Study in the United States of America (USA) - Studycor

Study in the United States of America (USA)

Harvard Business School

The United States is the world’s top destination for international students who wish to study abroad. With over 150 top universities in the QS World University Rankings, this country is a hotspot for international students. In fact, as of 2019, over 1.9 million international students were studying in the United States – over three-quarters of whom came from Asia.

The Institute of International Education reported in their Open Doors findings that the most common states for international student were New York, California, and Texas, with students primarily studying topics like mathematics, engineering, computer science, and business and management.

The process of obtaining a degree in the United States follows a pattern that is similar to that of other countries. Students progress through the following grades of education:

  • Early childhood education (also known as pre-kindergarten)
  • Elementary (or primary) school
  • Middle (also known as junior high or intermediate) school
  • Secondary school (also known as high school)
  • Postsecondary education (college, career or technical training)

Studying at the Postsecondary Level

There are plenty of US universities to choose from, each of which offers a variety of programs and services to international students. You won’t have to worry about finding a desirable program in your city of choice. And don’t worry if you choose the wrong one at first – it’s easy to move between universities in the United States, and you likely won’t lose any academic credit or have to begin your studies from the beginning.

Many universities will require you to take a standardized admissions tests, like the SAT or GRE, depending on your experience, level of education, and background.

Most undergraduate degrees in the United States take students around four years to complete, although this can be accelerated if you choose to take courses more quickly. In the first couple of years of study, you will explore a wide range of elective and required subjects. This will allow you to then choose the subject or subjects on which you would like to focus – something known in the United States as a “major.”

If so desired, you can also earn a qualification known as a “minor” along with your major. This will require you to complete a few classes in an additional area, but not as many classes as you need to satisfy your “major” requirements. Often, a minor is used to enhance a major program. As an example, many business majors will choose to minor in economics.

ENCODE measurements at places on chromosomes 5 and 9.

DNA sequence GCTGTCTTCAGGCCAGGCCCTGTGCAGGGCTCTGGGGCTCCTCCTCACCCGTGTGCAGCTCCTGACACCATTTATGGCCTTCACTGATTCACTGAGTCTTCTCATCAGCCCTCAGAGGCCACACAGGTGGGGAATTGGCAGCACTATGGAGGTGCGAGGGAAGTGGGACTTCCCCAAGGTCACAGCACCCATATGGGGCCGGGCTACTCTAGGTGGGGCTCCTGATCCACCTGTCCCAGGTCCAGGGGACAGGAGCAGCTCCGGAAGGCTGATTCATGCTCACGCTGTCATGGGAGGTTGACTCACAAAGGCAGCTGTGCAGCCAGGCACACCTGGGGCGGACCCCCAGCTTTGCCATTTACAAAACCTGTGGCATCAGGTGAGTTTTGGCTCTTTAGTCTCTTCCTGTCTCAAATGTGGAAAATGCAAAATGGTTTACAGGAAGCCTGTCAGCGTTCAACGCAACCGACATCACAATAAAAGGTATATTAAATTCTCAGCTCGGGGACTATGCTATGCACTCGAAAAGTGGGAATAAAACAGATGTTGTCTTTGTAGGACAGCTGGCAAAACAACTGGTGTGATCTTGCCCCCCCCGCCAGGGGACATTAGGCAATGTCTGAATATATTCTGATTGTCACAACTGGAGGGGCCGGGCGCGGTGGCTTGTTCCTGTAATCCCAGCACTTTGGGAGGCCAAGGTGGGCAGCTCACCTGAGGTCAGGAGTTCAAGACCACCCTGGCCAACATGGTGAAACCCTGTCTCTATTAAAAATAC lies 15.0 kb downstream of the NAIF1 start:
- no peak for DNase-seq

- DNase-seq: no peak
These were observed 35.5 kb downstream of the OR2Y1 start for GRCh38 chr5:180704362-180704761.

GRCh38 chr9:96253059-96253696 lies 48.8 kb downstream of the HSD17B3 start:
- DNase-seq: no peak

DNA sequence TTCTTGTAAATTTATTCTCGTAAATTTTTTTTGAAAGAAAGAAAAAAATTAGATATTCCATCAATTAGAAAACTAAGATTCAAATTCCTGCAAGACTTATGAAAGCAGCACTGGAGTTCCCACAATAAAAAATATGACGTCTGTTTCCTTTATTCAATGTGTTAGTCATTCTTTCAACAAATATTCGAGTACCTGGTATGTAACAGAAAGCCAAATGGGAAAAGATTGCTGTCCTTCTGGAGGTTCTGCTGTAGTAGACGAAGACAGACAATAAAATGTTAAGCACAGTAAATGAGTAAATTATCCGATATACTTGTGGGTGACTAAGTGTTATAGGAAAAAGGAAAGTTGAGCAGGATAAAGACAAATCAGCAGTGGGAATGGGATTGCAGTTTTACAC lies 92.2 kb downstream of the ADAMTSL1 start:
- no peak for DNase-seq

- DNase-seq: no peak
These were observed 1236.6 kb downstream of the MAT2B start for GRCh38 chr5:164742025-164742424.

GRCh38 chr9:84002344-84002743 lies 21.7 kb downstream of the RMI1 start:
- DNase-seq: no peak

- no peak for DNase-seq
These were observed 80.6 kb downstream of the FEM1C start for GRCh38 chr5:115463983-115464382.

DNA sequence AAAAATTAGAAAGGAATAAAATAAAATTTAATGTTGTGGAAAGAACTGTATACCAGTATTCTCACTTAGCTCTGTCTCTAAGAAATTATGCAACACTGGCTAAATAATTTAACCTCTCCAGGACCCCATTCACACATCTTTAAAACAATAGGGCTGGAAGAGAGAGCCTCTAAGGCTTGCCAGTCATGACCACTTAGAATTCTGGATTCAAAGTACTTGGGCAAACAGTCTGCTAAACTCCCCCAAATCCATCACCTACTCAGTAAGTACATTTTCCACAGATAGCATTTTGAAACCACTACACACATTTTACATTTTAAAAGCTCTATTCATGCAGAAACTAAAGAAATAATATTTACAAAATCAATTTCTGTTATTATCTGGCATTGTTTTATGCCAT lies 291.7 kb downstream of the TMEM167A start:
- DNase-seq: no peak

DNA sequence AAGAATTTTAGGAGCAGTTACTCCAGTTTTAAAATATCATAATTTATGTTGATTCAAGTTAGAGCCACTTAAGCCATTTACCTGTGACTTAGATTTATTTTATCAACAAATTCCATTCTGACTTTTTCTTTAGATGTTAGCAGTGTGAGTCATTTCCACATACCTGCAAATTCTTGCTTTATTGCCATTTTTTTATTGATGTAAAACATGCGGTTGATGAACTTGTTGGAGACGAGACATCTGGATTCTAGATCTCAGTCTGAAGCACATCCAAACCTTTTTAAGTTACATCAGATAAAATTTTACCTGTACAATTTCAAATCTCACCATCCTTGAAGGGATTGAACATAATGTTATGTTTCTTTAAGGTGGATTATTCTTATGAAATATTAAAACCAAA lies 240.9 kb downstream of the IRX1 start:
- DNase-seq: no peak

You don’t have to choose a minor that will improve your career success, either. You could choose one because it is simply something in which you are interested – even if it does not closely connect to your major of choice.

When you study in the United States, you will complete classes in two semesters. The fall semester typically begins at the end of August and concludes in December, while the spring semester extends from January to May. There are five steps involved in studying at a college in the United States:

1. Do your research.

Postsecondary education generally spans six degree levels – associate, bachelor, pre-professional, master, advanced intermediate, and doctorate. In the United States, there is no degree higher than a doctorate – however, many universities do offer postdoctoral programs of research. Make sure you have selected the program that suits your needs and goals.

2. Find financing.

The American government does not offer financial assistance to international students, except exchange programs. You will need to find your own funding. Here are some options:

  • Education authorities in your home country – Some nations provide foreign study assistance to nationals who are admitted to an approved institution and qualify for an assistance program.
  • International Admissions Office – Although the government does not offer funding in any way, some universities offer financial assistance to international students. Contact the admissions office at the schools to which you apply to find out more. Check out and follow Studycor’s scholarship and fellowship announcements to find your funding.
  • Private sources – Some businesses, private foundations, and nonprofit companies offer financial assistance like grants and scholarships to be used by students for international study and research. You can use this handy tool from the U.S. government to search for opportunities.
  • U.S. government exchange programs – Certain exchange programs, such as the Fulbright Program, provide financial assistance to some international students.

3. Complete an application.

Each college and university in the United States has its own admissions requirements. These may or may not include standardized tests and other tasks. Make sure you read the admissions requirements for your institution of choice carefully.